The Internet of Everything Chronicle #5
We are well into the second half of 2014 and the momentum behind building the Internet of Everything (IoE) is continuously getting stronger. IoT is now on top of Gartner's hype curve
- at Peak of Inflated Expectations - and they believe it will take 5-10 years until the Plateau of Productivity. But our baby is growing much faster than anything else we have seen before. I stick to my previous view that our baby will be grown up, but still young, 2016 after only three years as teenager.
Good enough technology and infrastructure are in place since a couple of years and when organizations started to go from Powerpoint and plans to trials and pilots we reached the teens. Four things have been missing to leave the teens behind: solid participation from the IT players, a hot M&A market, active and seriously engaged enterprises and efficient easy-to-use prototyping tools for users of IoT.
About a year ago some of the key IT players stepped forward
and joined the creation of the Internet of Everything. I am especially impressed by Cisco, Apple, Google and Microsoft
who all have made significant investments behind their IoE efforts also on the regional and local level while many other still primarily show corporate slides and white-papers. Earlier this year both Cisco and Microsoft became sponsors of SMSE
- our alliance of 28 Swedish IoE entrepreneurs - which speaks to their seriousness and capabilities also in this field. Another sign of strength is Apple's announcement that 29 car makers support their Carplay
solution and that they have paid over 20B$ to developers, more than half of that over the last year.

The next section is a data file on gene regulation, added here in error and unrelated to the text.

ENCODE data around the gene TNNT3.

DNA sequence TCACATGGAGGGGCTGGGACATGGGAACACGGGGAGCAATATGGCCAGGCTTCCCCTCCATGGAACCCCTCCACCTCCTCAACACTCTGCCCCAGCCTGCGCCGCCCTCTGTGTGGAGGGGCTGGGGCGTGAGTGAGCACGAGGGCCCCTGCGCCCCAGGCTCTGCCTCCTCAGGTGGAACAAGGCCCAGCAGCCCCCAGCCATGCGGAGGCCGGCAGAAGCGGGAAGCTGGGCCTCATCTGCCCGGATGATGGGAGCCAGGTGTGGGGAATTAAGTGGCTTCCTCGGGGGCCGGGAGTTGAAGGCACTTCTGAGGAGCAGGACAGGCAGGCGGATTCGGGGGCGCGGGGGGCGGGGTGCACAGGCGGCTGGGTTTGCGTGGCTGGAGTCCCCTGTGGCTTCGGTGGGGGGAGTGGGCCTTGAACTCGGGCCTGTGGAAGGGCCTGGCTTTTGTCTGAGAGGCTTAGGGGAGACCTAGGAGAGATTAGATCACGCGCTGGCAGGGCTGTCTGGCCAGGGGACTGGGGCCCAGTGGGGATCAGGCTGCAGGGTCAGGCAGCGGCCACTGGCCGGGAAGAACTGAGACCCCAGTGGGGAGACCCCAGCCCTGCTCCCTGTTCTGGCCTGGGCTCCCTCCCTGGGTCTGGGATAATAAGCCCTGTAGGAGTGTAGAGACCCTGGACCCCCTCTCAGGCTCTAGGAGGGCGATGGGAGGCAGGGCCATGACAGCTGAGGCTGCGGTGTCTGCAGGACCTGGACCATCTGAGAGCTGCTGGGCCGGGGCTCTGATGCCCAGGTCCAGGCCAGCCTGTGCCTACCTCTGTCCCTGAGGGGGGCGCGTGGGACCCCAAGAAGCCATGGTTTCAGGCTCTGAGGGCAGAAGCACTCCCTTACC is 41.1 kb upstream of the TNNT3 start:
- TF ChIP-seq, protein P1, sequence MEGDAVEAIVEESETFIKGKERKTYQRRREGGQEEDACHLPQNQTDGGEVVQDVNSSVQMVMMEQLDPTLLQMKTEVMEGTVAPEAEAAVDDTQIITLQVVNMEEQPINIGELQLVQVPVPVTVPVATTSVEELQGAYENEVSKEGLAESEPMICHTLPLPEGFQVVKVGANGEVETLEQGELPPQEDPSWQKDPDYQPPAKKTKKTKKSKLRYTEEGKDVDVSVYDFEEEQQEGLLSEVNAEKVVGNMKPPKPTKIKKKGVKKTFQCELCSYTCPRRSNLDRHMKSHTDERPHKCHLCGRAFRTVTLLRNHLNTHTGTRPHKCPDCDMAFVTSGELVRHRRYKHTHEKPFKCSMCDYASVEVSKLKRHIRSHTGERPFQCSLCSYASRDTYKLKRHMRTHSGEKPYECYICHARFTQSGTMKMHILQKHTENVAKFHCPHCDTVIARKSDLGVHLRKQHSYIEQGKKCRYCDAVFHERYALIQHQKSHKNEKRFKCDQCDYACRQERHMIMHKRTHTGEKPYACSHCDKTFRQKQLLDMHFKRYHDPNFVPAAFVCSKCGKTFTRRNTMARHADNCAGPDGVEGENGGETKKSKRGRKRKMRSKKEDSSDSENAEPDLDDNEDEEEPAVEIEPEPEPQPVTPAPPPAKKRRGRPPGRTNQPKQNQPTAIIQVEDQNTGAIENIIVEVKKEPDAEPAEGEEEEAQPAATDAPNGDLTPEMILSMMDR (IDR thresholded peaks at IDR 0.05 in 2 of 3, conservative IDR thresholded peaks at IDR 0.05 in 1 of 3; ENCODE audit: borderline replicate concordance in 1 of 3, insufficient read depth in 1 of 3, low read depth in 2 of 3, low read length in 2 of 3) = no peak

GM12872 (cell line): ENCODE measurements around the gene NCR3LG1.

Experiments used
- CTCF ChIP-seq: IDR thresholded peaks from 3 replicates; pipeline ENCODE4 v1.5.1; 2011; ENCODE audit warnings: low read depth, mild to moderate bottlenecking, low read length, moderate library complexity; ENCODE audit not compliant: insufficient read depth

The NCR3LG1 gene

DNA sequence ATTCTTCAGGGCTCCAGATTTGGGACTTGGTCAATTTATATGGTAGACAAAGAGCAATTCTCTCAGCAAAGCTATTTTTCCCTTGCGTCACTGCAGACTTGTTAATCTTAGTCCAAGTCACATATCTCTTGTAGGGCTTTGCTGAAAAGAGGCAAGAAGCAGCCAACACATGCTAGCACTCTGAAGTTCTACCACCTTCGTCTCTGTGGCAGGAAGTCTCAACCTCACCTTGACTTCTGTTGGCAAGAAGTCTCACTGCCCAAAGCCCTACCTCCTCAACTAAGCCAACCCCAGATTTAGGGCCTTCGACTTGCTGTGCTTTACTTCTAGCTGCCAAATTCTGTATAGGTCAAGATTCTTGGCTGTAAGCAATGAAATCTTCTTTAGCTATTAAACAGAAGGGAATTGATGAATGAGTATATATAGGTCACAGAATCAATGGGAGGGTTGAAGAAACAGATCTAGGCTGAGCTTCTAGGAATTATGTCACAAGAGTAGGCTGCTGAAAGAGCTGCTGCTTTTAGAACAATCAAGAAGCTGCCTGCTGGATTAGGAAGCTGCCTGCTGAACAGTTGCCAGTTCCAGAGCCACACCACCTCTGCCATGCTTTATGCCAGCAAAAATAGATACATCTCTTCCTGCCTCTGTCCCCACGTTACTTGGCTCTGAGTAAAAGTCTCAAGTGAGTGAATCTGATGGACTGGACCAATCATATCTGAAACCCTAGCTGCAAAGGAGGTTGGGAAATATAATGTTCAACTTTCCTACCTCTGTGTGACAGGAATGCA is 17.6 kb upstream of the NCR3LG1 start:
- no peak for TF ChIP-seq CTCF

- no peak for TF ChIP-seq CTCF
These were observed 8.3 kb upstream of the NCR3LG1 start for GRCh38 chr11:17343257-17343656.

Over the last few years we have seen some M&A transactions, but they have primarily been in the connectivity part. The module market is now consolidated to a couple of strong players (Sierra Wireless, Gemalto and Telit) as an example. But late last year the M&A market took off when Google acquired Nest for 3,2B$. This surprising move has been followed by a number of significant acquisitions: Google bought Dropcam (555M$), PTC became an IoT powerhouse by acquiring Thingworx (112M$) and Axeda (170M$) and Samsung bought SmartThings (≈200M$) to mention some. And there are many smaller M&A transactions as well. The M&A activity always catch investors attention as one of the key indicators that a market is about to take off, and accordingly we have started to see significantly more IoE activity in the VC community - the 30M$ Series B round in IoT platform company IFTTT is a good example of that.
have been looking at connecting their things for years and some, especially in the trucking industry, have been doing this for a while. But there are very few who went all in like GE